Thatcher's fight and drive lauded by Canadian politicians

Books and flowers left by mourners are seen outside the home of former British prime minister...

Books and flowers left by mourners are seen outside the home of former British prime minister Margaret Thatcher after her death was announced in London April 8, 2013. Margaret Thatcher , the "Iron Lady" who transformed Britain and inspired conservatives around the world by radically rolling back the state during her 11 years in power, died on Monday following a stroke. She was 87. REUTERS/Suzanne Plunkett

Daniel Proussalidis, Parliamentary Bureau

, Last Updated: 9:14 PM ET

OTTAWA - Monday's death of former British prime minister Margaret Thatcher at age 87 has unleashed a torrent of divided reactions.

In an exclusive interview, former media mogul Conrad Black remembered his longtime friend as a "genius" at winning public support for unpopular policies.

"She didn't care what the polls said," Black told QMI Agency. "She knew that if something was clearly right as a matter of policy, if you explained it ... the people would support it."

Former prime minister Brian Mulroney lauded Thatcher for helping to end the Cold War by taking a hard line on the Soviet Union at G7 meetings.

"We had a tremendous group and we had a tremendous challenge - namely the Soviet Union had missiles pointed at London and Paris and Washington and New York," Mulroney said. "She was extremely aggressive on it and extremely articulate."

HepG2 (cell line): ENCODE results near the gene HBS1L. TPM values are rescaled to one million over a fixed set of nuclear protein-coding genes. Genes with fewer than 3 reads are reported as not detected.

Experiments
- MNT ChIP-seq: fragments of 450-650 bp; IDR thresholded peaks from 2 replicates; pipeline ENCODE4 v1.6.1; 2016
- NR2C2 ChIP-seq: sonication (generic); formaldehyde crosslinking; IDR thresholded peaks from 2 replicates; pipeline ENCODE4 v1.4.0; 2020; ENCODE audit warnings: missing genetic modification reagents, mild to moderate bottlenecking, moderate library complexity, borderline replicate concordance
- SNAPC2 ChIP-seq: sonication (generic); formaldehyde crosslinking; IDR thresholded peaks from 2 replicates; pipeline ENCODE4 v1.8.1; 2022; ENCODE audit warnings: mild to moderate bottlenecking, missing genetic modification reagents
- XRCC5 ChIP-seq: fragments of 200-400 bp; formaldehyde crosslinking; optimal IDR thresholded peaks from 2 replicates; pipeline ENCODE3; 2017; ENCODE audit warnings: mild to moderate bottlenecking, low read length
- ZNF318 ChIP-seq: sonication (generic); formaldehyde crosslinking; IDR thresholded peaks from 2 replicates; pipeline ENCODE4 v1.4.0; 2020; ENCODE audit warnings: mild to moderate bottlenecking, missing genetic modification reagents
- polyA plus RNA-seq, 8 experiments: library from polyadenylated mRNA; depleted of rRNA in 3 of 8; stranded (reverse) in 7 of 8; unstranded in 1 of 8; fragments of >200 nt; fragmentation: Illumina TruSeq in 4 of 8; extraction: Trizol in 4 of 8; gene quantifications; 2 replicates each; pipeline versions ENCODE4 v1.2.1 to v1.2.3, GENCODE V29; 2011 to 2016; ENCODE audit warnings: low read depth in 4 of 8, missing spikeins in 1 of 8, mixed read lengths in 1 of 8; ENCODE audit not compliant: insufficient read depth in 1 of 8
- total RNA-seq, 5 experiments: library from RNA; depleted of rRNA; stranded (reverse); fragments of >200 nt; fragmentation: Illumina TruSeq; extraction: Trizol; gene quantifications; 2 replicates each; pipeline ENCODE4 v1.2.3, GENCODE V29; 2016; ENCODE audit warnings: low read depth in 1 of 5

Thatcher once scolded former prime minister Pierre Trudeau at a G7 meeting, calling him "naughty" for his friendliness towards communist dictatorships.

Reminded of the event, ex-prime minister Jean Chretien admitted that Liberals didn't like Thatcher's approach.

"Of course, she was not of the same political persuasion as Mr. Trudeau," Chretien said. "They must have disagreed on something, I hope."

Prime Minister Stephen Harper, who is expected to travel to London to attend Thatcher's funeral, saluted her as "a giant among leaders" who helped define contemporary conservatism.

"She was not just a great leader for Britain but she was really one of those people who will be a truly historic figure, remembered for centuries to come," said Harper in Ottawa.

Harper's first foreign trip as prime minister was to London for a G7 conference, where he had a private audience with Thatcher.

"New to my own duties as prime minister in 2006, she provided me wise and gracious counsel in London," Harper said.

Foreign Affairs Minister John Baird calls Thatcher a political idol.

"I remember talking with her and saying her greatest accomplishment would be the example and legacy that she left and inspired in others for freedom, whether it's economic or political freedom," he said from Tel Aviv.

Canadians can sign books of condolence for Thatcher on Tuesday and Wednesday at the British High Commission in Ottawa and the British consulate in Toronto.

-With files from Reuters and Faith Goldy-Bazos


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